The professional social networking site LinkedIn is being sued by its customers for apparently hacking into their email accounts in order to hunt for contacts in their address books, a report in Bloomberg claims. According to the complaint, LinkedIn does so in order to bombard those contacts with promotional emails aimed at growing the website’s user base.
The complaint reads:
“As a part of its effort to acquire new users, LinkedIn sends multiple emails endorsing its products, services, and brand to potential new users. LinkedIn’s sending of multiple emails to each address that it has harvested is driven by monetary gain.”
According to the unnamed plaintiffs, LinkedIn’s desire to grow its user base is so extreme that it’s quite prepared to resort to illegal methods:
“”When users sign up for LinkedIn they are required to provide an external email address as their username and to setup a new password for their LinkedIn account. LinkedIn uses this information to hack into the user’s external email account and extract email addresses. LinkedIn is able to download these addresses without requesting the password for the external email accounts or obtaining user’ consent.”
According to the complaint, these are not just isolated incidents but part of a widespread campaign by LinkedIn to get more members to sign up to the site. Even though the lawsuit has been brought before the Californian courts, the plaintiffs believe that their case could eaily encompass thousands, if not millions, of other LinkedIn users, pointing out that there are “hundreds of complaints” on LinkedIn’s own website about this practise.
Hacked, Or Just Hacked Off Users?
What isn’t clear is exactly how LinkedIn went about hacking its user’s emails, nor is it clear how the supposed ‘promotional’ emails would have been sent to its hacked user’s contacts. The plaintiffs argue that LinkedIn has somehow secured unauthorized access to their contacts by masquerading as the email account’s owner, but doesn’t detail how this was done.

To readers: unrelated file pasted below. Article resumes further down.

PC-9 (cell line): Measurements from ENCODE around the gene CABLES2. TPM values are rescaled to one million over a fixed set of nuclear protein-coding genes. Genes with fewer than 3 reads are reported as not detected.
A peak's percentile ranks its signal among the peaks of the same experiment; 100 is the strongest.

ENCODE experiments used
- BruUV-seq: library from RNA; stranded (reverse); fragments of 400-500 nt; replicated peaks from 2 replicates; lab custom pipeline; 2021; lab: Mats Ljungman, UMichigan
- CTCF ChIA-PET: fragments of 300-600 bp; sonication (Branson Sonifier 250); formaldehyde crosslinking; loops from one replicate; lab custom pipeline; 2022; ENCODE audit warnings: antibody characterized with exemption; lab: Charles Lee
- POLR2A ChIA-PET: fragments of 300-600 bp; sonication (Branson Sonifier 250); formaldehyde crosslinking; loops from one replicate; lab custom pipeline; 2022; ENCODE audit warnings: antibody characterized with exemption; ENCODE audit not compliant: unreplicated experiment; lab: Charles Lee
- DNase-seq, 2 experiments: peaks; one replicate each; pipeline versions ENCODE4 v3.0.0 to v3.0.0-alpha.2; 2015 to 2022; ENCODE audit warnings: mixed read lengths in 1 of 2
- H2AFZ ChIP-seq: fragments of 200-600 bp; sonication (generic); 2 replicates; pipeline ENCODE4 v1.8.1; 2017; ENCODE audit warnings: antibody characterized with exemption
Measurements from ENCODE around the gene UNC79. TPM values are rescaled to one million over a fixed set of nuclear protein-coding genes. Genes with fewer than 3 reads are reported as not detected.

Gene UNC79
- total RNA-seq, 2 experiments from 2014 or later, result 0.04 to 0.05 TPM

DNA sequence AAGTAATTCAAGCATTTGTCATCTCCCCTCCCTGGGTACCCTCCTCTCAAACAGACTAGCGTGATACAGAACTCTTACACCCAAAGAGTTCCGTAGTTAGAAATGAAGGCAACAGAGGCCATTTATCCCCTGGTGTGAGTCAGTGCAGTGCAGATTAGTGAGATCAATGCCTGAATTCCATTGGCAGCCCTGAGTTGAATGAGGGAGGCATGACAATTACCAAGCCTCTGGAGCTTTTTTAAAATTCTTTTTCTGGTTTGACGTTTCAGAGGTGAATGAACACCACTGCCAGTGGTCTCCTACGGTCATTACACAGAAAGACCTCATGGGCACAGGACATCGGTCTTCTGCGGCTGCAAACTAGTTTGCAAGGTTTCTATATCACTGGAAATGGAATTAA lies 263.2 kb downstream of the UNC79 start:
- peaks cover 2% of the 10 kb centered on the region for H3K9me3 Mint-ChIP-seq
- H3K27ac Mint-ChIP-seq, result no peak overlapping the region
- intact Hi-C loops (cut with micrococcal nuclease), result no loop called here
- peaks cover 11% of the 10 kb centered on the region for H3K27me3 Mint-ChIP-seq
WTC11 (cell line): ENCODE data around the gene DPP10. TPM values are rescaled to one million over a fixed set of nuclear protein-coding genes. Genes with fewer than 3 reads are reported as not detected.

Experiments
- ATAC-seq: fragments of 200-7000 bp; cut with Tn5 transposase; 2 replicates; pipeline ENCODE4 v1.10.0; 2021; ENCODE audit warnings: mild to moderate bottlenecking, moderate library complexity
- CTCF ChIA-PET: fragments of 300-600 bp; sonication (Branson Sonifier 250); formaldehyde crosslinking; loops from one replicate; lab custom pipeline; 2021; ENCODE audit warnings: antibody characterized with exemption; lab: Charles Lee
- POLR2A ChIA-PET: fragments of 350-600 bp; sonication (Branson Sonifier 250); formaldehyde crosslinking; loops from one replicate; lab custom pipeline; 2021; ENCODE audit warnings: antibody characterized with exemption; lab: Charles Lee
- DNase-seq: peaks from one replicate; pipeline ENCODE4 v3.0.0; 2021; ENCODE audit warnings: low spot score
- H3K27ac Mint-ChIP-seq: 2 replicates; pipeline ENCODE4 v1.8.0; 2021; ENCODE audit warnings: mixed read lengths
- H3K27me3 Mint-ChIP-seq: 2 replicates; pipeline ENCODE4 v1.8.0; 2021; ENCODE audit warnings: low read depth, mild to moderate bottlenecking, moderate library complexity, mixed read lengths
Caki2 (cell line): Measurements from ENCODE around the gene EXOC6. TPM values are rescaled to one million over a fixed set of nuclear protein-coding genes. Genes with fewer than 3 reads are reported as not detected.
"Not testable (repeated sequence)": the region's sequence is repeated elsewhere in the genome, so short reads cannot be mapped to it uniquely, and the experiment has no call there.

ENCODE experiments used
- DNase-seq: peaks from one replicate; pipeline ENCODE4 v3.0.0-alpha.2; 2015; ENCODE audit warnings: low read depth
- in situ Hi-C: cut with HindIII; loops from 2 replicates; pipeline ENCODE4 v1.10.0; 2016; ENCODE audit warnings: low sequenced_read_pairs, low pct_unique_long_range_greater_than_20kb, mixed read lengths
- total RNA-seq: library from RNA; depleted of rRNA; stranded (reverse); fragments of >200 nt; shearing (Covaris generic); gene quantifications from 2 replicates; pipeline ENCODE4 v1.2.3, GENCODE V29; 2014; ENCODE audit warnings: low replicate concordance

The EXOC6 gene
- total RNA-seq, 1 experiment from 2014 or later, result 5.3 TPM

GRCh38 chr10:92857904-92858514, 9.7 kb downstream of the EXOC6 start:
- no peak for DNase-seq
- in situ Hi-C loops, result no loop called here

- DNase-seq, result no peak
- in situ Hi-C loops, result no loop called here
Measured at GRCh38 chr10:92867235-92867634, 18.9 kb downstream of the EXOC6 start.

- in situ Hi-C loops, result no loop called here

Unusprisingly, LinkedIn has vigorously denied any accusations of foul play. Blake Lawit, the company’s senior director of litigation, wrote a blog post on LinkedIn hours after the allegations emerged, saying that the accusations were a “falsehood,” and pointing out that many users willingly upload their contacts to LinkedIn anyway:
“As you may have read recently, a class action lawsuit was filed against LinkedIn last week. The lawsuit alleges that we “break into” the email accounts of our members who choose to upload their email address books to LinkedIn. Quite simply, this is not true, and with so much misinformation out there, we wanted to clear up a few things for our members.
We do not access your email account without your permission. Claims that we “hack” or “break into” members’ accounts are false.
We never deceive you by “pretending to be you” in order to access your email account.
We never send messages or invitations to join LinkedIn on your behalf to anyone unless you have given us permission to do so.
We do give you the choice to share your email contacts, so you can connect on LinkedIn with other professionals that you know and trust. We will continue to do everything we can to make our communications about how to do this as clear as possible.”
From the technical details in the filing, it seems that the plaintiffs are unhappy with the contact-sharing function on LinkedIn, even though most social networks use similar methods to help new users connect with people they know. When signing up to LinkedIn, the site requires that users provide an email address in order to verify their account – this email address is then used to log into the site, though users can choose a different password. If these new users then happen to click on the contact-sharing tool in LinkedIn, to help “grow your network”, they’ll be asked if they wish to share contact information between the site and their email account – and this is when LinkedIn helps itself to your contact’s email addressed, with your permission.
However, the suit claims that LinkedIn is actually doing this without asking for user’s permission, simply stealing contacts from people’s email accounts anyway, regardless of whether or not they “agreed” to it doing so.
At the moment it’s unclear whether or not LinkedIn is actually doing as the plaintiffs suggest. On the one hand, that the case has even got this far would suggest that there might be some merit to these claims, but on the other hand, it’s hard to believe that LinkedIn would do anything quite so stupid as to actually hack its own customer’s data – especially in light of the PRISM scandal that’s brought into question the privacy practices of some of the web’s other biggest social networking sites. Perhaps the more likely explanation is that the concerned plaintiffs simply don’t understand how LinkedIn’s contact sharing feature actually works.